Instead of abandoning its fight entirely, the group shifted gears and formed a movement. Relinquishing its plan to push through an entire constitution, it streamlined its agenda to actively promote three issues: direct elections for prime minister; direct elections for 50 percent of the country’s Knesset members; and the separation between religion and state. It also supports other legislation aimed at improving civil liberties.
Its lobbying skills are credited with three basic laws the Knesset adopted in 1992: Human Dignity and Liberty, which guarantees judicial review of laws passed in the Knesset; Freedom of Occupation, which calls for individual economic freedom and free enterprise; and the Government (CK?), which calls for the direct election of the prime minister.
Rabbi Ehud Bandel, president of the Conservative/Masorti movement in Israel, calls the work of the Constitution Group “brave and innovative.”
The proposed basic law on religious freedom is “the most important and missing element of the constitution we don’t have,” says Rabbi Bandel, who has been active in the fight for recognition for the non-Orthodox streams in Israel. Without such a law, he says, “The Orthodox establishment will maintain its monopoly on religious institutions here at the expense of everyone else.”
Stressing that the Masorti movement and other organizations have joined the new coalition, Rabbi Bandel says, “Together I hope we can finish the job they started.”
While acknowledging Israel’s many achievements, the group’s leaders insist that Israeli law still does not ensure some basic human rights.
Two recent incidents focused public attention on the issue — the firebombing of an apartment rented by three Arab women in Jewish West Jerusalem, and a pending Supreme Court case involving the Jewish Agency’s refusal to lease land in a Jewish cooperative to an Arab couple.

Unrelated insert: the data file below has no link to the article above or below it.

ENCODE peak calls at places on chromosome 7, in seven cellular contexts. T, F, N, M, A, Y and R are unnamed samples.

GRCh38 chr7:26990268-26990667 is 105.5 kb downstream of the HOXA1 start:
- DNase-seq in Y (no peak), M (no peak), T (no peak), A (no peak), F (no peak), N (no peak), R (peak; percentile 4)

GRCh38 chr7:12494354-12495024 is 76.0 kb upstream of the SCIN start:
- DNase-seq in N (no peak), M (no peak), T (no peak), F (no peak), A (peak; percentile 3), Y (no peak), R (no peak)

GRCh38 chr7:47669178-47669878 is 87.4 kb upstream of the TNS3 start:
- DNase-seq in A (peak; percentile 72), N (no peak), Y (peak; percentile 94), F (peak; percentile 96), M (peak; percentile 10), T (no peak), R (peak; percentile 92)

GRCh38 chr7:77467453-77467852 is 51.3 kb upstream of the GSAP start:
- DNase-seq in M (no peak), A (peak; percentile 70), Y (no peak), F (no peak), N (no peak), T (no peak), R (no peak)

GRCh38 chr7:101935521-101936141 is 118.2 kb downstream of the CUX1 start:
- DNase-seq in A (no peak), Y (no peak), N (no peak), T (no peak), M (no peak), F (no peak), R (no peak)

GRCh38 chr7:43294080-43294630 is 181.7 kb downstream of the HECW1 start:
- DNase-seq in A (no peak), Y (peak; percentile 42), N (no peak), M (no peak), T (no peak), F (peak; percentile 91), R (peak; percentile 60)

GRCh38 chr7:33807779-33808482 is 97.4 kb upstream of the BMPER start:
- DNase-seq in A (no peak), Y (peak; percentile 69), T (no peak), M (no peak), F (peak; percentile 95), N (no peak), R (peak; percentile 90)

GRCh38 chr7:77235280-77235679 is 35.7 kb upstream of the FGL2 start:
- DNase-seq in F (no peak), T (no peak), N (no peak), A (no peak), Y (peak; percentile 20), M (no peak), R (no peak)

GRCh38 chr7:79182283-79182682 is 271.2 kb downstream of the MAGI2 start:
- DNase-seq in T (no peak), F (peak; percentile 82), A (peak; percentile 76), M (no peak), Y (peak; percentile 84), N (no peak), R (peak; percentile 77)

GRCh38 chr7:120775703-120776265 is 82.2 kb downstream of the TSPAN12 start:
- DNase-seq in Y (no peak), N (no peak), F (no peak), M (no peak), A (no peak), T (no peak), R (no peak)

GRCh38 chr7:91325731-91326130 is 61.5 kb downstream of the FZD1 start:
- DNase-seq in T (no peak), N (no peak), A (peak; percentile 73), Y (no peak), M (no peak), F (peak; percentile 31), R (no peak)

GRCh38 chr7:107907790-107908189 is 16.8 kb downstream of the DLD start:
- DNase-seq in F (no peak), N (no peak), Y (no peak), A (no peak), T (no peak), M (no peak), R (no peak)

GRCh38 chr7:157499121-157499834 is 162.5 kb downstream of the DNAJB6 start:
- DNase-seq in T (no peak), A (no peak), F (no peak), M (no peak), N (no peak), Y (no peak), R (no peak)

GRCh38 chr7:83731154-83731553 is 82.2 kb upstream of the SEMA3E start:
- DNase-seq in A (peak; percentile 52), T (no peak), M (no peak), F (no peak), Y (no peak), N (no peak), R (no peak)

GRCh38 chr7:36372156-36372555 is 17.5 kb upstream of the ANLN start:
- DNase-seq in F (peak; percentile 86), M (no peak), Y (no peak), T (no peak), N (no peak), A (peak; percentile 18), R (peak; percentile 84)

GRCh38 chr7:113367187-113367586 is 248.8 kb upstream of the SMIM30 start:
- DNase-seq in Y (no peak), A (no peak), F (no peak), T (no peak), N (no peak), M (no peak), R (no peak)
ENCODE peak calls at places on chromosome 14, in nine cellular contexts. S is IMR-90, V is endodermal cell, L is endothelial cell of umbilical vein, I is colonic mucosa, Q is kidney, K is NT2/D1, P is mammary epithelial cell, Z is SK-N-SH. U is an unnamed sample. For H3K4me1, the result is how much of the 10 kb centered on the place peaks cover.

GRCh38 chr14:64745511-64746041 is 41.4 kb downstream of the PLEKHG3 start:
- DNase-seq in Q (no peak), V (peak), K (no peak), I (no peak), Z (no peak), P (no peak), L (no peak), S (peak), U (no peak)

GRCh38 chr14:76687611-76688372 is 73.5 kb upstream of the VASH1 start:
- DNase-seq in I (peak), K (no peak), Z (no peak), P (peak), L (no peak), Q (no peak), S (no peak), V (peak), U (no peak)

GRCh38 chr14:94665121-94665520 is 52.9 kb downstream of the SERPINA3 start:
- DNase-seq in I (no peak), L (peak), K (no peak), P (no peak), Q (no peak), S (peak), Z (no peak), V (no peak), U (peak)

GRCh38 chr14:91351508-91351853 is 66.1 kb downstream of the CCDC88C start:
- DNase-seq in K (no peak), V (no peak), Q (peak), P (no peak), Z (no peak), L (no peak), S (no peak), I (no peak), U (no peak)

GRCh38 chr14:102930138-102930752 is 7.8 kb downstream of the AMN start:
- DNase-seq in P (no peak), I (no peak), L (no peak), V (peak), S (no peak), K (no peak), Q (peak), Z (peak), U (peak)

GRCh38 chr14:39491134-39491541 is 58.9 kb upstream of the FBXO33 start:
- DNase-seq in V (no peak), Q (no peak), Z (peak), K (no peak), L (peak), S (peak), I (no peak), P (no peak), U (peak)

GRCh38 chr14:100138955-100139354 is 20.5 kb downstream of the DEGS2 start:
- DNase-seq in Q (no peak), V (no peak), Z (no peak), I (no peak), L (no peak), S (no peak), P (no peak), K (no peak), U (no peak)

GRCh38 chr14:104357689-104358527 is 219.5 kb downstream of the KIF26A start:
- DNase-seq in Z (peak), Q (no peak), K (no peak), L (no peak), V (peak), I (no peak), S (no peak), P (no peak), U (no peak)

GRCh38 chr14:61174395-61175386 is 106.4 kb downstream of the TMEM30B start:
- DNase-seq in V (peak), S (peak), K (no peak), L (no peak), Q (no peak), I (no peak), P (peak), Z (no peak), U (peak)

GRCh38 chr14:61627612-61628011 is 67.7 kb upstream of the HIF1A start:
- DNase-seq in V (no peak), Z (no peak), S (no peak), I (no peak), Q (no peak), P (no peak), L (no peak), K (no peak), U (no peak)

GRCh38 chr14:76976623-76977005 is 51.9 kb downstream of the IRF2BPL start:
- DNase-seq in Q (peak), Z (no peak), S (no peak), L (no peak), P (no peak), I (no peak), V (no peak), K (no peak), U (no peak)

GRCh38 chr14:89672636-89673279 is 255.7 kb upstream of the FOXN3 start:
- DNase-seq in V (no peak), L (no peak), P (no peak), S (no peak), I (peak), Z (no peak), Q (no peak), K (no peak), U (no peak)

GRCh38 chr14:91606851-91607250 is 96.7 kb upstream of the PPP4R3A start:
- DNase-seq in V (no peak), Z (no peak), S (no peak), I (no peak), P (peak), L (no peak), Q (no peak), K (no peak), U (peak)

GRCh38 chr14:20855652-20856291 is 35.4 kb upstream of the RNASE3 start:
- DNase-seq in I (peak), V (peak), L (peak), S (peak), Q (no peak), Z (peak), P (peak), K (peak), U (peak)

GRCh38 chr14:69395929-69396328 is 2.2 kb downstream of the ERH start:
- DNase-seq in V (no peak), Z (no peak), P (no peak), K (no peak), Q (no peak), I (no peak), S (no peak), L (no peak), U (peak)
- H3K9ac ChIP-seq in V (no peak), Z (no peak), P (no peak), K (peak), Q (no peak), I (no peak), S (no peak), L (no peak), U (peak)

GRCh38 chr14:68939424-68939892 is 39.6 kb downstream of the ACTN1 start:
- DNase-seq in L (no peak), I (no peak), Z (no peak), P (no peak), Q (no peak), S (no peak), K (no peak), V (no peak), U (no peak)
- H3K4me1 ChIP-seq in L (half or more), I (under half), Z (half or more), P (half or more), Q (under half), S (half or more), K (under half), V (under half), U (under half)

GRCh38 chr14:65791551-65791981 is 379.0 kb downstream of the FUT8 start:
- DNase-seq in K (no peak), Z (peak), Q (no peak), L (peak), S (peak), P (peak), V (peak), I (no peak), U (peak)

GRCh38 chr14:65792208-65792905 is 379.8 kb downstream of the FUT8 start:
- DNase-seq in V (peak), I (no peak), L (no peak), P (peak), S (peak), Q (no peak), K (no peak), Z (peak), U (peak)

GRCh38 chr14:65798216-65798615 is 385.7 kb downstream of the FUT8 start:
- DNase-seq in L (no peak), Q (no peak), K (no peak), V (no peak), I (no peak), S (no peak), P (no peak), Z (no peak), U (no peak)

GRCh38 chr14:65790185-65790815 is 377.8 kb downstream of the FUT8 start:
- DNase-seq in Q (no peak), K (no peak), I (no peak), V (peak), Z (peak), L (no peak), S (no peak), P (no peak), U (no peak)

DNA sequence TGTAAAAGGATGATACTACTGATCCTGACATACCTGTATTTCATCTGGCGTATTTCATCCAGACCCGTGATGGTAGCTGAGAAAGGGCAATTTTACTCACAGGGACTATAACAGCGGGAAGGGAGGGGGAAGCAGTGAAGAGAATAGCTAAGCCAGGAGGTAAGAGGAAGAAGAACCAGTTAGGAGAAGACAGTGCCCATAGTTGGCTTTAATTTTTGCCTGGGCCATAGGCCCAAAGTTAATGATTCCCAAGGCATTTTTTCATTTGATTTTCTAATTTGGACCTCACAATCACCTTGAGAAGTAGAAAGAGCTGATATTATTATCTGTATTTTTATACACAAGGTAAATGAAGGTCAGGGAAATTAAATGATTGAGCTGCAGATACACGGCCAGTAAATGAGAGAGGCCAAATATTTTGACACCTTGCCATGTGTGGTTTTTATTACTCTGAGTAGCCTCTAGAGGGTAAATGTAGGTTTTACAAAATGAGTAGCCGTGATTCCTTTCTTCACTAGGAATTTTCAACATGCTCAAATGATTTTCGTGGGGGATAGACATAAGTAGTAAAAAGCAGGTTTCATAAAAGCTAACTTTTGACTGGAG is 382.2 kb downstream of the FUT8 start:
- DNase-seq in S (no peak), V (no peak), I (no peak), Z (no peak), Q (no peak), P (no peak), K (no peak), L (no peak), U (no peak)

The constitution coalition, once it’s up and running, plans an educational campaign to convince Israelis that such a human rights law is needed. The drive will be geared not only toward secular people but the religious sector.
“We want to reach everyone who believes in democratic principles regardless of his or her religious beliefs,” says Elner, the coalition director. “Public outrage at injustice is universal.”
Facing The Enemy
Growing spiritual peace movement encourages Israelis, Palestinians to see that ‘suffering is mutual.’
Nablus, West Bank — In this Palestinian town, known in Hebrew as Shechem, a group of Arabs and Israelis from all walks of life share their pain, their hopes and their dreams in a two-day workshop titled “The Transformation of Suffering.” They have committed to live and cry together for 48 hours in the quest for regional peace.
Organized by Face-to-Face, a movement that promotes Israeli-Palestinian dialogue through spiritual healing, the workshop asks participants to acknowledge not only their own pain but that felt by others.
The movement was founded in 1993 by Marcia Kreisel, an American-Israeli psychotherapist, and Rawda Basir, a Palestinian who spent eight years in an Israeli prison for nonviolent security offenses.
From its inception they concentrated on bringing together Israelis and Palestinians with an interest in complementary medicine. In 1995 they also began to offer dialogue workshops with assistance from the Rapprochement Center, a coexistence organization in Jerusalem.
The specialty of Face-to-Face, among scores of Israeli groups designed to foster Arab-Jewish dialogue, is its emphasis on one side seeing life through the other’s eyes.
“We wanted people to understand that suffering is mutual,” Kreisel says, explaining why the two activists took on such a difficult project. “Once you understand someone else’s suffering, especially if it is someone you have come to know and trust, you want to put an end to that suffering.”
Basir, a Catholic married to a Muslim, says her own transformation began during her stint in prison, when she and other inmates on a hunger strike were championed by a group of Israeli women.
“I saw the Israeli women demonstrating on our behalf. I saw them supporting our struggle. From then on, I began to think that maybe we can accomplish something by working together,” she says.